UCLA In the News lists selected mentions of UCLA in the world’s news media. Some articles may require registration or a subscription to view. See more UCLA In the News.

Millennials discriminate based on race when picking roommates | KCBS-TV

Millennials show “strong racial bias and anti-Blackness” when looking for roommates, a study released Monday by the University of California, Los Angeles suggested. … “Our study suggests that as millennials continue to gain access to positions of power, they are likely to perpetuate racial inequality rather than enact a post-racial system,” the researchers wrote in the study, which was led by UCLA sociology professor S. Michael Gaddis and focused on millennials looking for roommates in Boston, Chicago and Philadelphia. (Also: MyNewsLA.)

Lawyers will probably get away with their ‘legal assault on democracy’ | Mother Jones

“This is the most extraordinary event, as a matter of legal ethics, and as a matter of democratic integrity, that I think any of us have experienced,” says Scott Cummings, a legal ethics expert at UCLA School of Law. “If the bars cannot find the political will and resources to do something about that, then they are really risking their legitimacy.” 

Cold weather makes it harder to fight respiratory infections | National Geographic

“If you asked five flu epidemiologists what they thought the relative contributions are, you’d have a decent chance of getting five different answers,” Dylan Morris, a postdoctoral researcher at UCLA studying the ecology and evolution of viruses, says with a laugh.

How do we prioritize COVID-19 vaccinations? | Los Angeles Times

(Commentary co-written by UCLA’s Robert Kaplan) Most of those who have been infected are probably immune to some degree. We should allocate our limited early vaccine supply primarily to people who have not yet been infected. That would allow us to reach population-wide immunity levels faster, and potentially end the pandemic weeks or months earlier.

More than 300,000 have died from coronavirus | New York Times

“There’s no need for that many to have died,” said David Hayes-Bautista, a professor of medicine at the University of California, Los Angeles. “We chose, as a country, to take our foot off the gas pedal. We chose to, and that’s the tragedy.’’

Majority of nurses wish to delay COVID-19 vaccination | KCBS-TV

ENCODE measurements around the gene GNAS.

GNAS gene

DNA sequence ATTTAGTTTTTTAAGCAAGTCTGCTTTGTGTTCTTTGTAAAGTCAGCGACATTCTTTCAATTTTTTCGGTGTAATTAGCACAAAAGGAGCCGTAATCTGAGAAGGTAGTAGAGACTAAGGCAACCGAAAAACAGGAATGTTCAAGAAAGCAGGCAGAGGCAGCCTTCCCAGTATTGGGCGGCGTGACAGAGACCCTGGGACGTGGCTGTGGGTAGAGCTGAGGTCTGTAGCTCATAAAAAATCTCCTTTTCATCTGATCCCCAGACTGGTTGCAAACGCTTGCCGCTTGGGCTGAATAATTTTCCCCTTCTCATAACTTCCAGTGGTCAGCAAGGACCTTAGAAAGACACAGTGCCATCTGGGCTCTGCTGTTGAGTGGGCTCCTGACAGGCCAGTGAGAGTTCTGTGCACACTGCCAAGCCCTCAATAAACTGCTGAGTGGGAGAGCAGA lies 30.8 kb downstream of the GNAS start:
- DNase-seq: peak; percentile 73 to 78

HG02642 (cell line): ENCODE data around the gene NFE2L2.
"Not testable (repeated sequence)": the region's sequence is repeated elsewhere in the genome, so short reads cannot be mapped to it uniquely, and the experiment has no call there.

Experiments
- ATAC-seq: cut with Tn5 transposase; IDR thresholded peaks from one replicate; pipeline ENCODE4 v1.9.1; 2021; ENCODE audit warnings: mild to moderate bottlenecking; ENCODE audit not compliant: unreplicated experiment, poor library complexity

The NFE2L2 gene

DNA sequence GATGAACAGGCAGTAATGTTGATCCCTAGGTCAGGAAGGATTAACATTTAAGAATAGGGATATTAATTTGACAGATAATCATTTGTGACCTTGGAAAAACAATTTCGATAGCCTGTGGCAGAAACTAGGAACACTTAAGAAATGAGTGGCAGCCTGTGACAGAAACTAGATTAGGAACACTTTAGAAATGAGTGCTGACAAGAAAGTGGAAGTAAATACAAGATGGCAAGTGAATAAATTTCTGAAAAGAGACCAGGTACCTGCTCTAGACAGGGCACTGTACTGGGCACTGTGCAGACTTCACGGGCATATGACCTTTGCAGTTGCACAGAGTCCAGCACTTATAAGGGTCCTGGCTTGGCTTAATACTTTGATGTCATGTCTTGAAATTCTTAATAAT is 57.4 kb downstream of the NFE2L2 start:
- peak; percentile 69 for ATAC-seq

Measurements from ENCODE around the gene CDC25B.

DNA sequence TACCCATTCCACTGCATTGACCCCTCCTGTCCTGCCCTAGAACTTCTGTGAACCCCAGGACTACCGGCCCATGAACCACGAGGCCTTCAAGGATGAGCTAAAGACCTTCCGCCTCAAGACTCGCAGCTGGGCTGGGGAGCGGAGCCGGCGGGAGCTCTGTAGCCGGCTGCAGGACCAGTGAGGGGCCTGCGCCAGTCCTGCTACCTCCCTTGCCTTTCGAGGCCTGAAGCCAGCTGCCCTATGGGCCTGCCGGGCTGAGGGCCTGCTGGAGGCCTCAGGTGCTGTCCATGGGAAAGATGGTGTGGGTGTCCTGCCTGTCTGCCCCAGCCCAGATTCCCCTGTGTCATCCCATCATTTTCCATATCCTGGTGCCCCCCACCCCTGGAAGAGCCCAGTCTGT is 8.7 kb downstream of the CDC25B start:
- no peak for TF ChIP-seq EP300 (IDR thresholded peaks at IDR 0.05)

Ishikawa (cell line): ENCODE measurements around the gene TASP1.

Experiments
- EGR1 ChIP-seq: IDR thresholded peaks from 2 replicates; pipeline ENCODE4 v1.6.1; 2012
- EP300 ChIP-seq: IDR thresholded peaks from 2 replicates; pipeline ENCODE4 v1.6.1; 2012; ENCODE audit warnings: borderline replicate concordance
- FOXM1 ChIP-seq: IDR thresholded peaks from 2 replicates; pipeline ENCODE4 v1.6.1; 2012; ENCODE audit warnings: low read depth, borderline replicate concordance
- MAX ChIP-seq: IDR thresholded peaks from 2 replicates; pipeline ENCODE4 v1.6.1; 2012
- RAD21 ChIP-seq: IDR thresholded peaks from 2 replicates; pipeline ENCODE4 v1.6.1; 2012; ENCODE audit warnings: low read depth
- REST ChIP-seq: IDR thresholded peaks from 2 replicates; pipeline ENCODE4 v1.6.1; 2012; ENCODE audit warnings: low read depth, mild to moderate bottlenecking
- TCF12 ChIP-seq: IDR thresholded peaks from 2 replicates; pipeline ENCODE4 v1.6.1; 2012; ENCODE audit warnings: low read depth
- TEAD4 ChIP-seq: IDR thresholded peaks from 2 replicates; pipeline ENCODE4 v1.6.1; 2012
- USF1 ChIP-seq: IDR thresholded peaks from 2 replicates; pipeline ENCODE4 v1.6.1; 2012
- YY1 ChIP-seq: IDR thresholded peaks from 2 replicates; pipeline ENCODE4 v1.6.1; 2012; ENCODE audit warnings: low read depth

A number of local healthcare workers have reservations about the COVID-19 vaccine authorized for emergency use, according to a new survey from the UCLA Fielding School of Public Health. “Two-thirds of the health workers that we surveyed wished to delay vaccination or not get vaccinated,” Dr. Anne Rimoin, the senior author of the study, said Monday. (Rimoin was also interviewed on KPCC-FM’s “Take Two.”)

After the pandemic, will you have your own ‘financial pandemic’? | BNN Bloomberg

“The bigger question is what sort of values, priorities and behaviours will remain salient in people’s minds?” says Hal Hershfield, associate professor of marketing and behavioural decision-making at UCLA’s Anderson School of Management. “A lot of people are surprised at what sort of things they’re valuing now and what sort of things they can do without.”

Florida governor’s next pandemic fiasco: Vaccine rollout | Daily Beast

Likewise, because nursing homes are highly controlled environments, staff can wear additional PPE, and limit visitations in order to protect residents and reduce the urgency of vaccinating them. “Nursing homes are doing a great deal of testing of residents and staff,” Jeffrey Klausner, a professor of medicine and public health at UCLA who previously worked at the CDC, told The Daily Beast.

How long it takes for the vaccine to work | HuffPost

Age is a big one, said Otto Yang, a professor of medicine in the division of infectious diseases and of microbiology, immunology and molecular genetics at the David Geffen School of Medicine at UCLA. “The very young and very old have trouble making immune responses in general; not that it takes more time, they just can’t reach the same [antibody] levels,” Yang said.

Cryptographers unveil breakthrough | Forbes

A solution has been put forth to the academic community. The achievement was a team effort. The paper has three co-authors: Aayush Jain, a graduate student researcher in the Center for Encrypted Functionalities (CEF) at the University of California, Los Angeles (UCLA) and research intern at the NTT Research Cryptography and Information Security (CIS) Lab… and Amit Sahai, Symantec Chair Professor of Computer Science at the UCLA Samueli School of Engineering and director of the CEF. (Jain is quoted.)

Solo Stove’s smokeless fire pits become a must-have | Fast Company

The positive emotional and intellectual connotations of sitting around a fire are cultural, a tradition coming out of colder European countries with a history of celebratory bonfires, says Daniel M.T. Fessler, a professor of evolutionary anthropology at UCLA.

‘Big Sky’ stumbles in addressing Native American criticism | Associated Press

“But it’s almost impossible to make something feel truly authentic if one tries somehow to ‘reverse engineer’ it after the fact,” said [Tom] Nunan, a lecturer at the University of California, Los Angeles, graduate school for theater, film and TV.

Combination therapy could help fight difficult-to-treat cancers | Scienmag

Now, scientists at the UCLA Jonsson Comprehensive Cancer Center describe a new combination therapy that suppresses the MAPK pathway by holding cancer-driving proteins in a death grip. This combination of two small molecules has the potential to treat not only BRAF mutated melanoma but also additional aggressive subtypes of cancers, including melanoma, lung, pancreatic and colon cancers that harbor common mutations in cancer genes called RAS or NF1. (UCLA’s Dr. Roger Lo and Dr. Gatien Moriceau are quoted.)